While most people feel anxious from time to time, for some, anxiety is a big part of life and can interfere with everyday activities. Generalised anxiety disorder (GAD) is a long-term condition that triggers feelings of anxiety about a variety of issues and situations rather than a specific event, and it becomes a constant battle to ignore them.
The condition is more common than you might think. It’s estimated that up to 5% of the UK population is affected by GAD; slightly more women than men are affected by the condition and it’s more prevalent in people aged 35-39.
What is situational anxiety?
This is a type of anxiety that is triggered before a known situation, such as a performance, examination, job interview or public speaking, rather than generalised anxiety.
You may feel fearful or overly nervous in certain situations and symptoms can manifest in the form of trembling or shaking, dry mouth, dizziness and heart palpitations among others. These symptoms, which are sometimes referred to as panic attacks, can be brought on by triggers, such as being in a crowded space.
How to deal with anxiety
If this sounds all too familiar, we’ve compiled a number of anxiety management tips and strategies that may help to ease your worries and symptoms:
Whether dancing, running, swimming or something else entirely, getting active has been clinically proven to raise the body’s serotonin levels, and the more ‘feel-good hormone’ serotonin in your body, the more relaxed you’ll feel. Getting into a regular exercise pattern can help you look, feel and function better – which may ease feelings of anxiety.
If you drink too much caffeine, it could actually leave you feeling more anxious than normal. Caffeine is known to disrupt sleep as well as speed up the heartbeat. Avoid coffee, tea and energy drinks if possible, as they contain caffeine. By doing so, it may help to reduce your feelings of anxiety.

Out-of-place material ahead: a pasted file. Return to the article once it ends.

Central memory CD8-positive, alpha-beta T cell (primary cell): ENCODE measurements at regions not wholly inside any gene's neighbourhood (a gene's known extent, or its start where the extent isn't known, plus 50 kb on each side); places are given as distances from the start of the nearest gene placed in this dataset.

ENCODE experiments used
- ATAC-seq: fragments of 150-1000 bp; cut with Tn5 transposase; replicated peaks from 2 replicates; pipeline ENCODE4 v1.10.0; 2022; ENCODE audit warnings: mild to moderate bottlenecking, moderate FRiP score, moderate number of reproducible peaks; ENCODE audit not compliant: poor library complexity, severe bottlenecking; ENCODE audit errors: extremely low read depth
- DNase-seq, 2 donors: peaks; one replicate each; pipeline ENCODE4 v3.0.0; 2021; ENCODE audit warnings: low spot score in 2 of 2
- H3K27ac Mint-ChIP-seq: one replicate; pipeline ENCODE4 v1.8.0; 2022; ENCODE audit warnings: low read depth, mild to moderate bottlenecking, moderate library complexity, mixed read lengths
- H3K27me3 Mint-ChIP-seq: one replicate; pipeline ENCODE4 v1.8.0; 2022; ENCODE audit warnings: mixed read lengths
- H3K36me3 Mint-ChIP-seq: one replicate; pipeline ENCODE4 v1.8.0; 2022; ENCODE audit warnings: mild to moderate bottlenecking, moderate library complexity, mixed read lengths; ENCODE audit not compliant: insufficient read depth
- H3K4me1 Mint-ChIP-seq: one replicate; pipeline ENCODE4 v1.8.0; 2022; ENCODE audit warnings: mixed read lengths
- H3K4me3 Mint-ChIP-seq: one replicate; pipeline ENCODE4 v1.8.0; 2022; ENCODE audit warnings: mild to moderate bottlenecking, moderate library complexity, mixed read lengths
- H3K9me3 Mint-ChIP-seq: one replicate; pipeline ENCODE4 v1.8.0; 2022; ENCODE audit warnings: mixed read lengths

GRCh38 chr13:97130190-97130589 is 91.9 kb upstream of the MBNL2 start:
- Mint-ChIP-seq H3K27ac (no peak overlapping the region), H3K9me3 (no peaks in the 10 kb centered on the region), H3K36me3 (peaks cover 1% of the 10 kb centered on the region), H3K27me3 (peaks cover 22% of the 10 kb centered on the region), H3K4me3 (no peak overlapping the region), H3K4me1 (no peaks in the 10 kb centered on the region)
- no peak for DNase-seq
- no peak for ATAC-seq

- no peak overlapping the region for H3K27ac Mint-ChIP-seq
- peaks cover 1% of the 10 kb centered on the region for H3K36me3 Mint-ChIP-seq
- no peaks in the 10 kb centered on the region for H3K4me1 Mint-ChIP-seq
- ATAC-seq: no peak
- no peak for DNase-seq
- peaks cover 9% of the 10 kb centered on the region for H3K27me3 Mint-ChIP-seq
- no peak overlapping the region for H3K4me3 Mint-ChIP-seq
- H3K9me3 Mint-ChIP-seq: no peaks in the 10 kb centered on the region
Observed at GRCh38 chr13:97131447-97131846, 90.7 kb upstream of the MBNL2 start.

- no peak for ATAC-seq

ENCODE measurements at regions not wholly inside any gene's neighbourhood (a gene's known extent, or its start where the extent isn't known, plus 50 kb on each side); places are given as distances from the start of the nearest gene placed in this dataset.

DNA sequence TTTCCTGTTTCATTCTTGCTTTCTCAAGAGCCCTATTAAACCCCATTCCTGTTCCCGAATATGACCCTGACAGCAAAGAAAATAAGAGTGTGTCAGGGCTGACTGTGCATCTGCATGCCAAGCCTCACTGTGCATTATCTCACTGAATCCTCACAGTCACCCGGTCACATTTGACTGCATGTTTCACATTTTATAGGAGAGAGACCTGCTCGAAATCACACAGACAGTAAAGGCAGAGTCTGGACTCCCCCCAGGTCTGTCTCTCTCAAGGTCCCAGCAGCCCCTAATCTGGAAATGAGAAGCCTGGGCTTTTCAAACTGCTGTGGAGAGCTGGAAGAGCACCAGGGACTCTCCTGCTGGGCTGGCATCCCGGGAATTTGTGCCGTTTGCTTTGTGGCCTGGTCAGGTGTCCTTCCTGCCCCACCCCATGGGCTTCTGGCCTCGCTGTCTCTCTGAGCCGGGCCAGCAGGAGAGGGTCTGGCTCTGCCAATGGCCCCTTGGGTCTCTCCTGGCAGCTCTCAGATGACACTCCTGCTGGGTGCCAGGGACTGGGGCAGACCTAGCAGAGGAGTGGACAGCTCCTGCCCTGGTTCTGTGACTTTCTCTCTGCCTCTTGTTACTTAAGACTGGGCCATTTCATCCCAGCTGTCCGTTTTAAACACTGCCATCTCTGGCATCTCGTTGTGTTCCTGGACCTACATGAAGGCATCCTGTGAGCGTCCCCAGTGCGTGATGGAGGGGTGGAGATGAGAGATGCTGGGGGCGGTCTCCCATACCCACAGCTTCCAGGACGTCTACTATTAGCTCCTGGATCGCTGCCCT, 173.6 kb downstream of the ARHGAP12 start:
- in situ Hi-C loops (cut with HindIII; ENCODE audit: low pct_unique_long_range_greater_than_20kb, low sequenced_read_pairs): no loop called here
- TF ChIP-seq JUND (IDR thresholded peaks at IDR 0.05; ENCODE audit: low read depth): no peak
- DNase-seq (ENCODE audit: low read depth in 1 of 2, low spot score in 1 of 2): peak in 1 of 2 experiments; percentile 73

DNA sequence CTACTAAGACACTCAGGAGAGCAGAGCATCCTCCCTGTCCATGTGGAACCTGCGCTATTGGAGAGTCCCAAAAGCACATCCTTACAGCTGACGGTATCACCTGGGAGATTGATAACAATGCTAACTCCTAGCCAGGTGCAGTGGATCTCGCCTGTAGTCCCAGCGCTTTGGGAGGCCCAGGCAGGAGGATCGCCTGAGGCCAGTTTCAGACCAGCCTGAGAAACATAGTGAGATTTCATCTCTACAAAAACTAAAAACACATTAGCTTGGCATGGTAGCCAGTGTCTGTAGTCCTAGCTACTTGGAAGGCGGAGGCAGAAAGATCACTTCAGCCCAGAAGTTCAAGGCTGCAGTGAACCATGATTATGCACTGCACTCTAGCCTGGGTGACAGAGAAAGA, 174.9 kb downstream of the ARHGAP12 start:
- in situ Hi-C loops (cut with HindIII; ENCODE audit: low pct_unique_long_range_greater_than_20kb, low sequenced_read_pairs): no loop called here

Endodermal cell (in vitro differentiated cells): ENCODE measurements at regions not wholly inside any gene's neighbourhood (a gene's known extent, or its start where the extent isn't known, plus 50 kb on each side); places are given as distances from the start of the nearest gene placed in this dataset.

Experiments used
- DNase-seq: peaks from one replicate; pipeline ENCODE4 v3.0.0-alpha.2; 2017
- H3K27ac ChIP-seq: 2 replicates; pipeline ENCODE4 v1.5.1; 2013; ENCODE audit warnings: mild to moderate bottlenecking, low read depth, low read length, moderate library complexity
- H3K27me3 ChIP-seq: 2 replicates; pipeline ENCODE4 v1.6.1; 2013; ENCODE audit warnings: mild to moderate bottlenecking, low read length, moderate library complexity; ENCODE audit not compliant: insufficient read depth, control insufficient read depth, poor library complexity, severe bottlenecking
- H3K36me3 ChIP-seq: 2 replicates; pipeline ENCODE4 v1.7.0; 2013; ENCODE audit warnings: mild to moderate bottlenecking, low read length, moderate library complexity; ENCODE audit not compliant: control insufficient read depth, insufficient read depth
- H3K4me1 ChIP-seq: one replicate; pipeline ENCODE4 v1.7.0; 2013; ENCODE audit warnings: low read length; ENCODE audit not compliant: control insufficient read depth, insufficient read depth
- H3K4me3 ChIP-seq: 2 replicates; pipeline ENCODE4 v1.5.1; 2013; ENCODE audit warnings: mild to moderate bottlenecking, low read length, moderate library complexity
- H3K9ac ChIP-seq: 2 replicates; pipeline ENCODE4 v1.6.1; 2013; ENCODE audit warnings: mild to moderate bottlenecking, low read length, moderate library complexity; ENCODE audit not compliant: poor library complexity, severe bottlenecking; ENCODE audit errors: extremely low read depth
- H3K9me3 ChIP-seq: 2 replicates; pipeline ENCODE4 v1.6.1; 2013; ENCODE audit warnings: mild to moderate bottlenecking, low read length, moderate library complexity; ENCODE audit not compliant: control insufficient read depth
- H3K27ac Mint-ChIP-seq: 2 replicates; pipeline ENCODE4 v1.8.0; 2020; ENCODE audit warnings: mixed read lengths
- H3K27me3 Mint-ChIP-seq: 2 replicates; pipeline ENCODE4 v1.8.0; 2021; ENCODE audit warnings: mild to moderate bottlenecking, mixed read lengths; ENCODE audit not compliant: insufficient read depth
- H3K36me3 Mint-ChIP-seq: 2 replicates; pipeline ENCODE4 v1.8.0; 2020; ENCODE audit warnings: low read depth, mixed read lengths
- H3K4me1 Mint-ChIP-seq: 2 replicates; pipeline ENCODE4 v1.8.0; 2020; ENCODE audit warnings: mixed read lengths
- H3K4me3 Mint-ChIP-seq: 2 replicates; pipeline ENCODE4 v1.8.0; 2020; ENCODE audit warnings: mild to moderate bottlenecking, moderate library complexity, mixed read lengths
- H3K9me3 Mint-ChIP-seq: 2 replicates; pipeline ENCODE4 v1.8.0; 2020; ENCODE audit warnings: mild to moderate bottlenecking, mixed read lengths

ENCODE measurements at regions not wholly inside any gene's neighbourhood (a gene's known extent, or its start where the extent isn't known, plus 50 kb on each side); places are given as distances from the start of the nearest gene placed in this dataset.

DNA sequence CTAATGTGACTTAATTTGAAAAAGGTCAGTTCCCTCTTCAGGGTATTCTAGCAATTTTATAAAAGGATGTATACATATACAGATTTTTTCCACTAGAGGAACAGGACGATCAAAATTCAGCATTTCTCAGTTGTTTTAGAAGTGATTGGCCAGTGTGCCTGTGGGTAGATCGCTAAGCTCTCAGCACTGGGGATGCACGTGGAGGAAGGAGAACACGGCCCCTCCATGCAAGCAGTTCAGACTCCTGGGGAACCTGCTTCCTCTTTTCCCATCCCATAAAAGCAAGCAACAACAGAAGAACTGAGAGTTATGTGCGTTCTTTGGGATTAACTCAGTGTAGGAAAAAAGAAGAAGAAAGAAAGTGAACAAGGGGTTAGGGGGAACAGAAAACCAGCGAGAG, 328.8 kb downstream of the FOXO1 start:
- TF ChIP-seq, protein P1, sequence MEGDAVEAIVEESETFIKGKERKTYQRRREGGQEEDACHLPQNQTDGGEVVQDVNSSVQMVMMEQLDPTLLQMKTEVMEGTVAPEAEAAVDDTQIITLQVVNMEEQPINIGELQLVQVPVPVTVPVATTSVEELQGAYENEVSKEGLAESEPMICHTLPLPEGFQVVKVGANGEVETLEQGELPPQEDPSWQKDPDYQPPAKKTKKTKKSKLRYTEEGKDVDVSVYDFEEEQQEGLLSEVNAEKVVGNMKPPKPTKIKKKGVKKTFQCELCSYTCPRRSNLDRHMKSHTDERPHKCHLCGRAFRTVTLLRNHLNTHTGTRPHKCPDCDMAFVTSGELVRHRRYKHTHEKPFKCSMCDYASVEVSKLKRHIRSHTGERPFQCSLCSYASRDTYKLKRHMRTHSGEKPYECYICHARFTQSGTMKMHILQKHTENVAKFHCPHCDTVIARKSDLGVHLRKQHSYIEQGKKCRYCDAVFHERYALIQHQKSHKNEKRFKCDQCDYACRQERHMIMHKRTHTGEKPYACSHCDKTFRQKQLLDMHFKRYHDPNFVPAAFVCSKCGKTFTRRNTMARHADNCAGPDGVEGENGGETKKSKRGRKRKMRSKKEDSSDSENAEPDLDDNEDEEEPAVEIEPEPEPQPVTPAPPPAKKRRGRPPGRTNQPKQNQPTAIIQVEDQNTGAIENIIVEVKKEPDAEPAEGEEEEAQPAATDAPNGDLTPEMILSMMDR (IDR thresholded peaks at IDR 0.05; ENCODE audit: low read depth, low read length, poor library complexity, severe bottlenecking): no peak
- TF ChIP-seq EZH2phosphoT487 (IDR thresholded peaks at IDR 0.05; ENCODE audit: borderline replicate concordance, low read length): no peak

Break the situation down
Try not to feel overwhelmed by the size of the situation that is causing anxiety – break it down into smaller tasks, then tackle them one by one. Give yourself reasonable deadlines to complete each one and tell yourself you can achieve it – it’s much more manageable and not nearly as daunting this way.
Forget about the ‘what ifs’
One of the biggest causes of situational anxiety is letting fears about worst case scenarios spin out of control. It’s natural to worry about the ‘what ifs’ of a situation, but the worst very rarely happens. If you start thinking this way ahead of an interview or an office presentation for example, turn your attention to your past successes instead. Remember that minor slip-ups are human nature and most people are very understanding of them.
Practice makes perfect
The thought of speaking in public can leave some people terrified, but the easiest way to overcome the nerves is to practice your speech early and often. Give yourself every chance to get comfortable with the wording – that way you will be better prepared and more in control of the situation on the day.
Don’t forget to breathe
Sometimes, when experiencing a distressing situation, our breathing can change and speed up. Controlled breathing is a simple technique that encourages you to focus and slow down your breathing patterns, in order to help you manage your feelings more effectively and restore calm. Manoeuvre into a comfortable position then begin to concentrate on a stable breathing rhythm. For example, breathe in for three seconds, hold for two seconds and then breathe out for three seconds – and repeat for a few minutes. This technique should help you feel calmer and after a few minutes, ease any dizziness you may be experiencing.
Anxiety comes in many different forms but while it’s not easy to live with, there are things you can do to help ease its effects. If you’re dealing with situational anxiety, medication such as propranolol is also an option and, if you need to talk to a professional, Pharmacy2U’s online doctor service is always on hand to offer confidential advice.